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Bodily Resurrection And 1 Corinthians 15:42 54

3368 words - 14 pages

Bodily Resurrection and 1 Corinthians 15: 42-54One of the most significant issues concerning nearly all religions, Christianity among them, concerns the fate of men following their death. Believing in an inevitable resurrection of the body among the faithful, Paul, a principle founder of Christianity, asserted his beliefs on the nature of bodily resurrection in 1 Corinthians 15: 42-54. As eternity tends to last a long time, believing Christians (even agnostics such as myself) would likely be somewhat eager to arrive at an accurate interpretation of Paul's message found in the above verses, so as to glean insight as to what might await them following their last heartbeat. The approach I will ...view middle of the document...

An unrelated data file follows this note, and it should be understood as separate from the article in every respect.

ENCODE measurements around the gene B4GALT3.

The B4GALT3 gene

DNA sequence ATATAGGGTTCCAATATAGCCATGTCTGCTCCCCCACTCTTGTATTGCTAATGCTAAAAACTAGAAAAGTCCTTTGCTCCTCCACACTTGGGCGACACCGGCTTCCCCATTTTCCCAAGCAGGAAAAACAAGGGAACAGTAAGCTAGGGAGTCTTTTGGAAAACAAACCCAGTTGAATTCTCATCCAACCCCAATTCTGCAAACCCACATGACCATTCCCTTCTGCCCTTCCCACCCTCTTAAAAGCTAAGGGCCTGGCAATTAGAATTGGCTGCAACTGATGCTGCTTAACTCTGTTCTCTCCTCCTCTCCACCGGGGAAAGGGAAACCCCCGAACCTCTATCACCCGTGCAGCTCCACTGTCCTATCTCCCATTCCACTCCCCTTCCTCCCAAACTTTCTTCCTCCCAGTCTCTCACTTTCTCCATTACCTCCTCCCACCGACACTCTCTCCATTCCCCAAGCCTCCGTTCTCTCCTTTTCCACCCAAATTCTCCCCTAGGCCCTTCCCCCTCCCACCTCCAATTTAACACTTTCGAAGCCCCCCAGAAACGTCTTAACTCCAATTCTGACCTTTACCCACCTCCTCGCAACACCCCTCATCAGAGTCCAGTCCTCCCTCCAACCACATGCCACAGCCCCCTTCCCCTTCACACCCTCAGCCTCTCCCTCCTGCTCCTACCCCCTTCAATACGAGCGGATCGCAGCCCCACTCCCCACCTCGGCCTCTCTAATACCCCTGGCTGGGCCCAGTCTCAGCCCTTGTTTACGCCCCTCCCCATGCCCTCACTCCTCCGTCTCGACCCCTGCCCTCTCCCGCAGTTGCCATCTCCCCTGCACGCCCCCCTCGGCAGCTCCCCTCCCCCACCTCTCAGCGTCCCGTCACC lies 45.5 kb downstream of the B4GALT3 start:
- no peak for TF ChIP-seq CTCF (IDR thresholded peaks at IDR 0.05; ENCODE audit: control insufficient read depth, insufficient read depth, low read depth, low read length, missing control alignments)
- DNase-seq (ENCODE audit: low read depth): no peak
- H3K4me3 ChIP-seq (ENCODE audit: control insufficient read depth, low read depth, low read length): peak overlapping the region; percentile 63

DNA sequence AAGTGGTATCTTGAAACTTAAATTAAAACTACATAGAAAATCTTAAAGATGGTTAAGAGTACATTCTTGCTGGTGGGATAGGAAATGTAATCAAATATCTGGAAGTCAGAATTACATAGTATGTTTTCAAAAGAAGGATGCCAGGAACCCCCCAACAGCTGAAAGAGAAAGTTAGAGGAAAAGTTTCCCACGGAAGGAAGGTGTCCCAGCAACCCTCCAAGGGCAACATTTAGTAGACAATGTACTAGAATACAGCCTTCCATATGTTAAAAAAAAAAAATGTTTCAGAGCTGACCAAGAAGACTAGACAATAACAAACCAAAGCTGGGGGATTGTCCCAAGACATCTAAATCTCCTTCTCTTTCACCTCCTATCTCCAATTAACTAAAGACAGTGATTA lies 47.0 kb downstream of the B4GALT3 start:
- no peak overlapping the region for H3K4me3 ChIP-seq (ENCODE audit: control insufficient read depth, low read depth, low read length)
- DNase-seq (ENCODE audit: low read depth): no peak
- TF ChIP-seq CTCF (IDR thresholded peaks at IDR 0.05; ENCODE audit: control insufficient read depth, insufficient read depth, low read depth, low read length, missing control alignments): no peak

It was under these auspices that Paul answered the question of whether man would be with or without a body following resurrection.Although all of the 15th chapter deals with issues of resurrection,the place of the body is curtly addressed in verses 42-54 and is prefaced with the 35th verse which asks, "But someone will ask, OeHow are the dead raised? With what kind of body do they come?'"(15:35).Paul believed that at the time of the resurrection the perishable body would be transformed into an imperishable body, that would neither be a ghost-like spirit nor a fleshly body, but rather some sort of combination of the two. As Sanders phrases it, "...resurrection means transformed body, not walking corpse or disembodied spirit." As William Wrede describes Paul's transformation of the body, "He says that they Oeare dead' or Oeare risen again' Oewith Christ'; or more specifically Oethey are dead to sin, to the Law,' Oecrucified to the world'; Oethe body of sin is destroyed'; Oethey are no longer in the flesh'; or else he says simply that they are Oedead'" Paul, whether because he does not recognize the need for further elaboration, or equally as likely, as he does not know how to accurately elaborate further, does not offer any greater explanation as to the nature of the new imperishable body.Seemingly similar to changing one's clothes, Paul simply explains the transformation, in the capacity of the mortal body Oeputting on' immortality. The nearly tautological backbone behind Paul's reasoning is that the since the mortal, by definition isn't immortal, in order to gain an eternal life, the mortal must necessarily become immortal. As Wrede interestingly interprets it, "If the misery of man consists in his habitation in the flesh, his happiness must depend on his liberation from the flesh, that is, on his death." Moreover, once immortality is put on, death, the previously inevitable enemy of the mortal, will be destroyed. As Paul crisply writes in verse 54, "When this perishable body puts on imperishability, and this mortal body puts on immortality, then the saying that is written will be fulfilled: OeDeath has been swallowed up in victory.'"(15:54).The single implied description Paul does make sure to include regarding the body, is the notion that the resurrected imperishable body will bear a likeness and similarity to the fleshly body that preceded it. Having believed he had seen Jesus's resurrected body (as he wrote in 1 Corinthians 9:1) which presumably outwardly appeared as Jesus's previously fleshly body, in order to establish the continuity of personhood, in verses 37-38 Paul used the analogy of man as a seed that although when planted is in one form (physical-earthly) becomes something different when grown (spiritual-heavenly) yet throughout the metamorphasis it is still the same plant. Maintaining the theme of continuity in verse 44 Paul writes, "It is sown a physical body, it is raised a spiritual body. If there is a physical body, there is...

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